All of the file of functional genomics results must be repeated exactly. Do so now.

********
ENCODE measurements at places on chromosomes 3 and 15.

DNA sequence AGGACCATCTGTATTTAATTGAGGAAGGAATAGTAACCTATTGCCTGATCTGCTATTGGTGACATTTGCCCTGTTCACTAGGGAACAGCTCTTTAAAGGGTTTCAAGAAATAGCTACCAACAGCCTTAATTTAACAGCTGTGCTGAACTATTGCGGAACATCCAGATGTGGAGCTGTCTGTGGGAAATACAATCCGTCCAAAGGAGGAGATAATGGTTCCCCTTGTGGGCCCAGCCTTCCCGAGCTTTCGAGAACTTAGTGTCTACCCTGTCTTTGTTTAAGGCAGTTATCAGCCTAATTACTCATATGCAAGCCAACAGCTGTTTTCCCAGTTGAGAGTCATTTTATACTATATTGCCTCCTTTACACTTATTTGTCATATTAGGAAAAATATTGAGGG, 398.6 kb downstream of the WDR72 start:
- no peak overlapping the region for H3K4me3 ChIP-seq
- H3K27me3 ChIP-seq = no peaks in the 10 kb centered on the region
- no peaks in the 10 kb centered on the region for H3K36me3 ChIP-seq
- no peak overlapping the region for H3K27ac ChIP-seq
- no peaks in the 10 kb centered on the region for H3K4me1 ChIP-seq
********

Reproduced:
ENCODE measurements at places on chromosomes 3 and 15.

DNA sequence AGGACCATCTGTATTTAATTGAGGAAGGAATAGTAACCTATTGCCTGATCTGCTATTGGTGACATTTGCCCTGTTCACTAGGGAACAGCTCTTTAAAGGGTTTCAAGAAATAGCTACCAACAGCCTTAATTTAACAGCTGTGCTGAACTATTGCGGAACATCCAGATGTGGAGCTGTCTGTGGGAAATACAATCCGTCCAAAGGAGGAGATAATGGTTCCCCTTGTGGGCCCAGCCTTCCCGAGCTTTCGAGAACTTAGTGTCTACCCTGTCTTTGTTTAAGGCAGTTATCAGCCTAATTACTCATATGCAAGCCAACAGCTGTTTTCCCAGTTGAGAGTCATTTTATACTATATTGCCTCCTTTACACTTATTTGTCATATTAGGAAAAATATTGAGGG, 398.6 kb downstream of the WDR72 start:
- no peak overlapping the region for H3K4me3 ChIP-seq
- H3K27me3 ChIP-seq = no peaks in the 10 kb centered on the region
- no peaks in the 10 kb centered on the region for H3K36me3 ChIP-seq
- no peak overlapping the region for H3K27ac ChIP-seq
- no peaks in the 10 kb centered on the region for H3K4me1 ChIP-seq